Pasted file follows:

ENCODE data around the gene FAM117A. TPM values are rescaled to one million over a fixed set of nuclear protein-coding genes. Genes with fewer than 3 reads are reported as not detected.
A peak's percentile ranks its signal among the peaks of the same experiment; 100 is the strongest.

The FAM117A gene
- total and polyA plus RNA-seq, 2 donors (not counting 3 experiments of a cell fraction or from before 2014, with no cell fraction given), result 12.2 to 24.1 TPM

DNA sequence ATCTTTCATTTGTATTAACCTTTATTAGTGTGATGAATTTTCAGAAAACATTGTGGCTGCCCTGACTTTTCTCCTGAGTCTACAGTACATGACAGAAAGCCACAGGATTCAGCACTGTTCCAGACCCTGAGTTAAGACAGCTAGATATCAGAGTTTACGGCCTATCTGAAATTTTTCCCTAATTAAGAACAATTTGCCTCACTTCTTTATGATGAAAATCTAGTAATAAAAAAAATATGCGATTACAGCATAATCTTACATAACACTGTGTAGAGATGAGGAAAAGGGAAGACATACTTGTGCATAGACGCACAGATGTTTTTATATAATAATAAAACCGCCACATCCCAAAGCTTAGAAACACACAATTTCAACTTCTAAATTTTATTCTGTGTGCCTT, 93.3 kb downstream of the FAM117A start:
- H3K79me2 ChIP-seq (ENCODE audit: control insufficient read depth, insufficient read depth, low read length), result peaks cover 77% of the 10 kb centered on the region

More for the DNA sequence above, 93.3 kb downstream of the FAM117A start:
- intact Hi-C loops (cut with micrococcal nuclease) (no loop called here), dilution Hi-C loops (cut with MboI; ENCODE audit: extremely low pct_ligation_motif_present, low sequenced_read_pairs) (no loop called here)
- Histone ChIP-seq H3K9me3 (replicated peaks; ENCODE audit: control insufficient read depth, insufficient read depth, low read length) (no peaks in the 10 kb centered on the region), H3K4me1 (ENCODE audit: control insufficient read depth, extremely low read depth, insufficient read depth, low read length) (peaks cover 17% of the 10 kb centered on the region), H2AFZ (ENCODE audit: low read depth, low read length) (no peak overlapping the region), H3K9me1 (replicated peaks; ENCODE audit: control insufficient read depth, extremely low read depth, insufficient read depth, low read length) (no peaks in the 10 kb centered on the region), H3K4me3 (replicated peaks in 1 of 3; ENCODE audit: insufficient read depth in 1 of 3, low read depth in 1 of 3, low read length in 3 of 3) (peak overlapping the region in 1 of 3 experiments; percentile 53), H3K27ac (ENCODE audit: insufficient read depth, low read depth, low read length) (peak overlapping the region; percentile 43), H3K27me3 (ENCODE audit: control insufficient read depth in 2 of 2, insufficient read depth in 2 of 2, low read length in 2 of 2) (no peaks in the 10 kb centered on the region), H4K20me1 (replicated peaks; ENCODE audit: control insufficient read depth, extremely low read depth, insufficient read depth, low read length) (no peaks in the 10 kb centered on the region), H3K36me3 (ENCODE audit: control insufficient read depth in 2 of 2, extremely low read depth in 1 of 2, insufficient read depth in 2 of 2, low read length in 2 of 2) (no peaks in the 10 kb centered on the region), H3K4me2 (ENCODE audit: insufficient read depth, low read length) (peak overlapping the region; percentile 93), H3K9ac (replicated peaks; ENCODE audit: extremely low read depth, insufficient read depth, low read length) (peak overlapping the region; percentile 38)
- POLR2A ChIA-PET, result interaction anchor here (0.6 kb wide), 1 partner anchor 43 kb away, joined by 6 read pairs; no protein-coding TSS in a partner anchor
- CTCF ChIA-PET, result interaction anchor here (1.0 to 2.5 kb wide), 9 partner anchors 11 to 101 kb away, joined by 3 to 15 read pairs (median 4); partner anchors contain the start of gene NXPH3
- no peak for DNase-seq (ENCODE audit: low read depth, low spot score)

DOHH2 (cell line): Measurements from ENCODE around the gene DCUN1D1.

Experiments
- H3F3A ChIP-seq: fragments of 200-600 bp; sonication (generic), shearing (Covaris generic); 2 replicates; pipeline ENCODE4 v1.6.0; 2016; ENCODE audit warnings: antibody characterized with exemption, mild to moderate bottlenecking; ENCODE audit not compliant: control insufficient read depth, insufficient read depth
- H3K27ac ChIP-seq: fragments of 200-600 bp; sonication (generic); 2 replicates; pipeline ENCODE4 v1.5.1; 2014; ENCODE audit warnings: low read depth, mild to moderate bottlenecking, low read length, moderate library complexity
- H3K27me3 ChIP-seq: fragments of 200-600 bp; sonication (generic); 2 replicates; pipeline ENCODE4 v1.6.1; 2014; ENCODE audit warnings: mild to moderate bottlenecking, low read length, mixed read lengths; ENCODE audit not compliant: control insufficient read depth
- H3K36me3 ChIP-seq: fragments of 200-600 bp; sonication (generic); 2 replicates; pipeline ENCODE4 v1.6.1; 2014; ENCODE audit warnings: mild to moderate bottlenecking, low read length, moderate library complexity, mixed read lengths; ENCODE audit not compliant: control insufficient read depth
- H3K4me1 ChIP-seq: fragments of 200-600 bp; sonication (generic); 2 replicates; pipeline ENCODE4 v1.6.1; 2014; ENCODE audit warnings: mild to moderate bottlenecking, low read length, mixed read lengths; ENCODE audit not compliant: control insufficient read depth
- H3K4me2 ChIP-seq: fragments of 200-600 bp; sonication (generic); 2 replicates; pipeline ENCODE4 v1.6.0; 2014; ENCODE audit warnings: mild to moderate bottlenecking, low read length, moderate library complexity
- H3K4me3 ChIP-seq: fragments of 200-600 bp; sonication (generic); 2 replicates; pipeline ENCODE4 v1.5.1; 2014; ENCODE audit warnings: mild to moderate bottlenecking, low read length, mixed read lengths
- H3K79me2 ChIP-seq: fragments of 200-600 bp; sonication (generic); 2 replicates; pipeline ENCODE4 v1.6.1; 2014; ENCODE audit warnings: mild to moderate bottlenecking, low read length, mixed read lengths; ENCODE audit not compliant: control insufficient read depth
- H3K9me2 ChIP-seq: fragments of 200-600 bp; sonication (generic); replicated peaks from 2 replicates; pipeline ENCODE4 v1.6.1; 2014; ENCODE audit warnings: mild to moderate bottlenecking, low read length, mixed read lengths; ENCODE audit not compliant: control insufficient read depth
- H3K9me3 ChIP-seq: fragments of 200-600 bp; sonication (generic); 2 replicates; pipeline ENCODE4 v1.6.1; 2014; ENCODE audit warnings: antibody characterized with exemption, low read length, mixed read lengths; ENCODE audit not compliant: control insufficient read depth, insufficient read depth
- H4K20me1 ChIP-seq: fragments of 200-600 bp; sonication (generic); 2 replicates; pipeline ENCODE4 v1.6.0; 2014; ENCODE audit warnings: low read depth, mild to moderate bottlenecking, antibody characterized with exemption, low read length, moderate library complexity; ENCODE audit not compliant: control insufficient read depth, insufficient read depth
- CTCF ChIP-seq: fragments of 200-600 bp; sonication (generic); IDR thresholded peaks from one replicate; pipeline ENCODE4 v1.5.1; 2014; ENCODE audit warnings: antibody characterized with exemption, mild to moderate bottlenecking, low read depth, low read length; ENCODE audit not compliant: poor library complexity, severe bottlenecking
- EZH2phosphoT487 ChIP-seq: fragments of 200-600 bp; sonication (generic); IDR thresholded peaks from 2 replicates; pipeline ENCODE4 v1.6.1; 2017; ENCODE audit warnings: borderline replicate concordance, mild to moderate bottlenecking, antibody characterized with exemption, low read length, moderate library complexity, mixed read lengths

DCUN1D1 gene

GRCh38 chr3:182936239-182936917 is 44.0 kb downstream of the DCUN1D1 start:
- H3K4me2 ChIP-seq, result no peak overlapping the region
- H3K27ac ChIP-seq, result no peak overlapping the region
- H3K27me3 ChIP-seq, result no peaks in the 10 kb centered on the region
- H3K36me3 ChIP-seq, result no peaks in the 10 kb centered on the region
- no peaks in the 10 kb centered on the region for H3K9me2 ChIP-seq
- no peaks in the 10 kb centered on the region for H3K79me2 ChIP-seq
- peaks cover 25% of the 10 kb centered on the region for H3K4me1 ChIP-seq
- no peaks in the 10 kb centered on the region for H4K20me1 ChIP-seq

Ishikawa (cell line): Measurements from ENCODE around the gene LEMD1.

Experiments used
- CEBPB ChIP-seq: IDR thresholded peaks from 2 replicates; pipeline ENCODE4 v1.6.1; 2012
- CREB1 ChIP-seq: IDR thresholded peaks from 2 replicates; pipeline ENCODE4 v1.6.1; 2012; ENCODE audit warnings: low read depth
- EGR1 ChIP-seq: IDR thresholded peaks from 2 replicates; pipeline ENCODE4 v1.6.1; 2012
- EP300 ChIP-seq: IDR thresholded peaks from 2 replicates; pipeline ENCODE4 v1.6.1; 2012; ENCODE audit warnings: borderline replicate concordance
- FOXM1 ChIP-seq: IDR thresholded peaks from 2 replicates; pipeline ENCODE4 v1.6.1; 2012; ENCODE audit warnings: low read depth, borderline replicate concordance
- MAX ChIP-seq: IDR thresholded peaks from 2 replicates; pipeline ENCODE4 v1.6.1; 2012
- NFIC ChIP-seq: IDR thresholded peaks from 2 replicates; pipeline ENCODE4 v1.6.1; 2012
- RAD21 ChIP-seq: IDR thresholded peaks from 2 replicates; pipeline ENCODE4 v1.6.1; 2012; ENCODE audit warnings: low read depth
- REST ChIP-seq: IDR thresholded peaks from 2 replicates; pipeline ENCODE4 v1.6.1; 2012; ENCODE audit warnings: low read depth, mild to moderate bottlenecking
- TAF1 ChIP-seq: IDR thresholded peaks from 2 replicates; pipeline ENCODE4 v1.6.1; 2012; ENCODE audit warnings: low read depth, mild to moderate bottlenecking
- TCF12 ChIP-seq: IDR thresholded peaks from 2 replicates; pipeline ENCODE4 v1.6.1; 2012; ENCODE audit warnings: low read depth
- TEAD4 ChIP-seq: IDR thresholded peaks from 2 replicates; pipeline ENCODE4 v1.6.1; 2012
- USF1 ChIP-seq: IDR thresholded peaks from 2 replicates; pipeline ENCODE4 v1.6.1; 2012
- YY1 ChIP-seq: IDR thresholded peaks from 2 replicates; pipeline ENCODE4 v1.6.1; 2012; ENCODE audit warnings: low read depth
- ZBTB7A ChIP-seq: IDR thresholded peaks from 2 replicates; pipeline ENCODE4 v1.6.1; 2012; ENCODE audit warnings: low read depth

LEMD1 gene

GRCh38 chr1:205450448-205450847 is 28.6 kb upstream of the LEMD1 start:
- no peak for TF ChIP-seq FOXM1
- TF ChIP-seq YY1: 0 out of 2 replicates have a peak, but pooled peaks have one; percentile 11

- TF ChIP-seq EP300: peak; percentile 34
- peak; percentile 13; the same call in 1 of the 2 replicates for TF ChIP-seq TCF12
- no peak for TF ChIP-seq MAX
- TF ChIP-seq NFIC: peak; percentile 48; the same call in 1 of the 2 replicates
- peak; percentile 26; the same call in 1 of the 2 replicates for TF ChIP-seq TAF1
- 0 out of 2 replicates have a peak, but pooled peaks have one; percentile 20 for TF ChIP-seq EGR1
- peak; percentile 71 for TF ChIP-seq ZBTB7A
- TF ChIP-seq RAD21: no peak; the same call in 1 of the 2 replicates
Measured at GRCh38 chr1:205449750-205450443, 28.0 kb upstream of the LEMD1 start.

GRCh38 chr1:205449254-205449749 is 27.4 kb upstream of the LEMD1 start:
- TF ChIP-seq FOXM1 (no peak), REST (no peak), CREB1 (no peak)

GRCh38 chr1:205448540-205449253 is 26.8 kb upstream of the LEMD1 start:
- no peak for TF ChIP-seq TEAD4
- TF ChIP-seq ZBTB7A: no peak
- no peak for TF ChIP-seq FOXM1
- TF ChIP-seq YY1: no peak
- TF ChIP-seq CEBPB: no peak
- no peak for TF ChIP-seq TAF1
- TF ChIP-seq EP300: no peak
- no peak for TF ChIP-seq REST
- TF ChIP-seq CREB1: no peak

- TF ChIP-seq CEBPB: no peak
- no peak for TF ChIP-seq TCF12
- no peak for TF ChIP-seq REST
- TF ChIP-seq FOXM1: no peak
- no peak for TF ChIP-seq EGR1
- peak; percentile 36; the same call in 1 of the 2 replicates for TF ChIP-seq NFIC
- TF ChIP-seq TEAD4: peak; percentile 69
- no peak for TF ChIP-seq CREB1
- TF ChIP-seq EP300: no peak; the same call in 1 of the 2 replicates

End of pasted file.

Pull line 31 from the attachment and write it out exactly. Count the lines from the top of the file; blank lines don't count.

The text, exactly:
- H3K27ac ChIP-seq, result no peak overlapping the region